Is sending collection letters a challenge in your small business? You're not alone. Many business owners don’t know how to write an effective collection letter or have a sample they can use as a reference.
Collection letters should do two things: 1) retain customer goodwill, and 2) help you get paid.
A collection letter works when it results in payment or payment arrangements from your clients. If you send out collection letters and there is no response, it’s time to rework your collection letter template.
In order to understand the best practices of letter creation, a sample collection letter is available below.
When to Use a Collection Letter
Collection starts when you send the invoice, which should have a due date for payment. When that date passes, it's time to start thinking about following up with a collection letter. Don't wait too long. It's better to send a reminder notice sooner rather than later. Remember, this is money owed to you. The longer you put off collecting it, the more strain it can put on your business.
If you're not sure what to write, use the sample template below.
Sample Collection Letter
Jan. 8, 2021
123 Main Street
Anywhere, NH 05000
Account# or Invoice #:123
Balance due or Past Due Balance: $100.00
This is a reminder that your account balance of $100.00 was overdue as of Nov. 28, 2020.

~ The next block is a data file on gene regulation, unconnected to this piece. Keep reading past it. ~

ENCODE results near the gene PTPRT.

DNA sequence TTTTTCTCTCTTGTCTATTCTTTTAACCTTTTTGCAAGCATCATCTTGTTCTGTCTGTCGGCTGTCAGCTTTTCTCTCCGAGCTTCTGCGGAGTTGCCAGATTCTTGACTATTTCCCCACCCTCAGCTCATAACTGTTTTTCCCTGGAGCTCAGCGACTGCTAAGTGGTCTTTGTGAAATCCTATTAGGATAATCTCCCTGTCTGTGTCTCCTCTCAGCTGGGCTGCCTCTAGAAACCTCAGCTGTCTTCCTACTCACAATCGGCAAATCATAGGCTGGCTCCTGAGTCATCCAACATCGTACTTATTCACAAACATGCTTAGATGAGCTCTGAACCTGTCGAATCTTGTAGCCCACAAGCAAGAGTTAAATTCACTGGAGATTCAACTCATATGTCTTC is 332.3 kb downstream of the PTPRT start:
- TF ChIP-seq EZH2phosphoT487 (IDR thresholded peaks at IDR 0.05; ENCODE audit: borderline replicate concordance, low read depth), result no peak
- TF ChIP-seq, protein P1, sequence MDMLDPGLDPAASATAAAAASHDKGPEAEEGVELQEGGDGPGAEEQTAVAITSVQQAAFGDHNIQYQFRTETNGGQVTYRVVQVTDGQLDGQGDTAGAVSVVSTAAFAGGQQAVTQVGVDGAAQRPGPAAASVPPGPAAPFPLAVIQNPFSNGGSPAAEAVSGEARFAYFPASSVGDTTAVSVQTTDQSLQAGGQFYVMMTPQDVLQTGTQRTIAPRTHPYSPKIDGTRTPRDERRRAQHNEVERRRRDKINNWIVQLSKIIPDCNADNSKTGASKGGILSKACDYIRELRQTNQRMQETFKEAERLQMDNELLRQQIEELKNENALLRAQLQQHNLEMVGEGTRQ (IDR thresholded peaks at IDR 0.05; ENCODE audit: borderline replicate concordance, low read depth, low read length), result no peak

Please pay this amount today, I have enclosed a stamped payment envelope for your convenience.
Thank you for your payment.
As you can see from the sample collection letter above, the most effective collection letters are short, to the point and easy to read. Try to avoid long or confusing words and sentences. The more direct letter leads to fewer misunderstandings.
Collection Letter Tips
Your collection letter should:
- Tell the reason for your letter in the first sentence
- Explain more about the first sentence in your second sentence
- Suggest a solution
- Thank the recipient
Your collection letter is a reflection of your business, so keep it professional and be sure to sign each letter personally. Remember that your letter is to persuade someone to send you money. Your wording and tone are critical, especially if this is a customer you want to continue to do business with. Always assume the customer will pay.
Enclosing an envelope for payment is also a good idea. If you can include postage on the payment envelope, that is better. The easier you make it for the customer to make the payment, the better your chances are of getting paid.
Michelle Dunn helps companies encourage customers to pay on time or early. She works with companies that are struggling with customers that pay late or not at all. Michelle has over 21 years experience in credit and debt collection and is the author of “Become the Squeaky Wheel: A Credit & Collections Guide for Everyone” and many other books, She possesses a depth of knowledge and a toolkit of products and services that can make a difference for your company.
Edited by Alyssa Gregory